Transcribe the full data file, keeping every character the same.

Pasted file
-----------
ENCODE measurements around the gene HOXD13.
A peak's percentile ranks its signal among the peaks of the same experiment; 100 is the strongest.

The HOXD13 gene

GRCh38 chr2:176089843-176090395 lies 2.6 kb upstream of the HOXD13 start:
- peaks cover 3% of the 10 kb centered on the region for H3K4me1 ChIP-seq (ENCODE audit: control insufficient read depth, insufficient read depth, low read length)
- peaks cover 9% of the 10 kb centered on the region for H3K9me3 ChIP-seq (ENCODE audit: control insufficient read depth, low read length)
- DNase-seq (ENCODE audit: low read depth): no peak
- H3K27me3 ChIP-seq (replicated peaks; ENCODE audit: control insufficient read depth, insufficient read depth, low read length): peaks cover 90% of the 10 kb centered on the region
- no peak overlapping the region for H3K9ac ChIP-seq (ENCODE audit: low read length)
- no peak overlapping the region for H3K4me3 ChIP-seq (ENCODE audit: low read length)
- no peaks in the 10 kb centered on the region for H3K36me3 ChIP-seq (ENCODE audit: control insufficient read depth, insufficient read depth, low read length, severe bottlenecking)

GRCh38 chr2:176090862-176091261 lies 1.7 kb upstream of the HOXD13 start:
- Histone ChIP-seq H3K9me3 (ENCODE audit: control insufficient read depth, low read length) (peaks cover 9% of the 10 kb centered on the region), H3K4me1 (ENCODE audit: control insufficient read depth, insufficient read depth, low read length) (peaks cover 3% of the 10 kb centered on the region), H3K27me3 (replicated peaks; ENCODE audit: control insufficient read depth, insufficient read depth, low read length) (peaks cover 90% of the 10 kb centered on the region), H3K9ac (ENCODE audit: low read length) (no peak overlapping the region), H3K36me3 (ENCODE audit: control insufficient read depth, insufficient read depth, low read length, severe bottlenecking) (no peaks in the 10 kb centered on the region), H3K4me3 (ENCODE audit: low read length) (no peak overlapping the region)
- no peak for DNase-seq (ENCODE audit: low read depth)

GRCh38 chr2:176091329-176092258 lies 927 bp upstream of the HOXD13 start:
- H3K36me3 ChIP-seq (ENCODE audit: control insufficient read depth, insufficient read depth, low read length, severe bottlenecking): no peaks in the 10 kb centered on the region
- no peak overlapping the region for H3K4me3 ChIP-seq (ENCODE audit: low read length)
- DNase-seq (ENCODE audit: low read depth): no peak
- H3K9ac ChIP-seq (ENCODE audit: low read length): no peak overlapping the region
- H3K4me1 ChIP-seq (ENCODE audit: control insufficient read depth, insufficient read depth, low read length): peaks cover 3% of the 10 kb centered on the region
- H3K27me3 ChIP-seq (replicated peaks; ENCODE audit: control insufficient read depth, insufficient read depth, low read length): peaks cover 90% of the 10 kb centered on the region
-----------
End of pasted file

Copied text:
ENCODE measurements around the gene HOXD13.
A peak's percentile ranks its signal among the peaks of the same experiment; 100 is the strongest.

The HOXD13 gene

GRCh38 chr2:176089843-176090395 lies 2.6 kb upstream of the HOXD13 start:
- peaks cover 3% of the 10 kb centered on the region for H3K4me1 ChIP-seq (ENCODE audit: control insufficient read depth, insufficient read depth, low read length)
- peaks cover 9% of the 10 kb centered on the region for H3K9me3 ChIP-seq (ENCODE audit: control insufficient read depth, low read length)
- DNase-seq (ENCODE audit: low read depth): no peak
- H3K27me3 ChIP-seq (replicated peaks; ENCODE audit: control insufficient read depth, insufficient read depth, low read length): peaks cover 90% of the 10 kb centered on the region
- no peak overlapping the region for H3K9ac ChIP-seq (ENCODE audit: low read length)
- no peak overlapping the region for H3K4me3 ChIP-seq (ENCODE audit: low read length)
- no peaks in the 10 kb centered on the region for H3K36me3 ChIP-seq (ENCODE audit: control insufficient read depth, insufficient read depth, low read length, severe bottlenecking)

GRCh38 chr2:176090862-176091261 lies 1.7 kb upstream of the HOXD13 start:
- Histone ChIP-seq H3K9me3 (ENCODE audit: control insufficient read depth, low read length) (peaks cover 9% of the 10 kb centered on the region), H3K4me1 (ENCODE audit: control insufficient read depth, insufficient read depth, low read length) (peaks cover 3% of the 10 kb centered on the region), H3K27me3 (replicated peaks; ENCODE audit: control insufficient read depth, insufficient read depth, low read length) (peaks cover 90% of the 10 kb centered on the region), H3K9ac (ENCODE audit: low read length) (no peak overlapping the region), H3K36me3 (ENCODE audit: control insufficient read depth, insufficient read depth, low read length, severe bottlenecking) (no peaks in the 10 kb centered on the region), H3K4me3 (ENCODE audit: low read length) (no peak overlapping the region)
- no peak for DNase-seq (ENCODE audit: low read depth)

GRCh38 chr2:176091329-176092258 lies 927 bp upstream of the HOXD13 start:
- H3K36me3 ChIP-seq (ENCODE audit: control insufficient read depth, insufficient read depth, low read length, severe bottlenecking): no peaks in the 10 kb centered on the region
- no peak overlapping the region for H3K4me3 ChIP-seq (ENCODE audit: low read length)
- DNase-seq (ENCODE audit: low read depth): no peak
- H3K9ac ChIP-seq (ENCODE audit: low read length): no peak overlapping the region
- H3K4me1 ChIP-seq (ENCODE audit: control insufficient read depth, insufficient read depth, low read length): peaks cover 3% of the 10 kb centered on the region
- H3K27me3 ChIP-seq (replicated peaks; ENCODE audit: control insufficient read depth, insufficient read depth, low read length): peaks cover 90% of the 10 kb centered on the region